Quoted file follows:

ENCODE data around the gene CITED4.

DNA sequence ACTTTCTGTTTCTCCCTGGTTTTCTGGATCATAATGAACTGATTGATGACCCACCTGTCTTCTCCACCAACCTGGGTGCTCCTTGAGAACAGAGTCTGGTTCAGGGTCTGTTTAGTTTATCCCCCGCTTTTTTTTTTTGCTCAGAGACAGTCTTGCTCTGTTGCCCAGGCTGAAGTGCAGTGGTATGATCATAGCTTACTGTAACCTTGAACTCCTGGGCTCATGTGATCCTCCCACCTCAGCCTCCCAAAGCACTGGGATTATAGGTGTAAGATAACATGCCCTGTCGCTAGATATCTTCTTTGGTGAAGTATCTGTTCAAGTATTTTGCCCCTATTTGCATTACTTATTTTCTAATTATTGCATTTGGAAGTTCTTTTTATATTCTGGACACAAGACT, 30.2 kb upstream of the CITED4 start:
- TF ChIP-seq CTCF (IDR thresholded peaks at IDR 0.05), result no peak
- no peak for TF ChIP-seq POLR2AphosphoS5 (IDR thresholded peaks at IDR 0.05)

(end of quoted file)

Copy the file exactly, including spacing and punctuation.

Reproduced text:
ENCODE data around the gene CITED4.

DNA sequence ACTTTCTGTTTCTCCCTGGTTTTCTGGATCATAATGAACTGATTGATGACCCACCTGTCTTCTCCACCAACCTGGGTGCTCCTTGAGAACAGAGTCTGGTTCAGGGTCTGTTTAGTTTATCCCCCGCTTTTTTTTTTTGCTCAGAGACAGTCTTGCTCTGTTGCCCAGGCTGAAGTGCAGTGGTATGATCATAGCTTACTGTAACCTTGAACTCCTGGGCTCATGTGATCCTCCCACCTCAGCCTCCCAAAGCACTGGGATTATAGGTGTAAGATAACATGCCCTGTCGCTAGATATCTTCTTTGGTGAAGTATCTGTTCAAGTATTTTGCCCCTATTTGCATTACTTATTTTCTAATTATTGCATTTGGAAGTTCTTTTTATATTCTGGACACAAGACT, 30.2 kb upstream of the CITED4 start:
- TF ChIP-seq CTCF (IDR thresholded peaks at IDR 0.05), result no peak
- no peak for TF ChIP-seq POLR2AphosphoS5 (IDR thresholded peaks at IDR 0.05)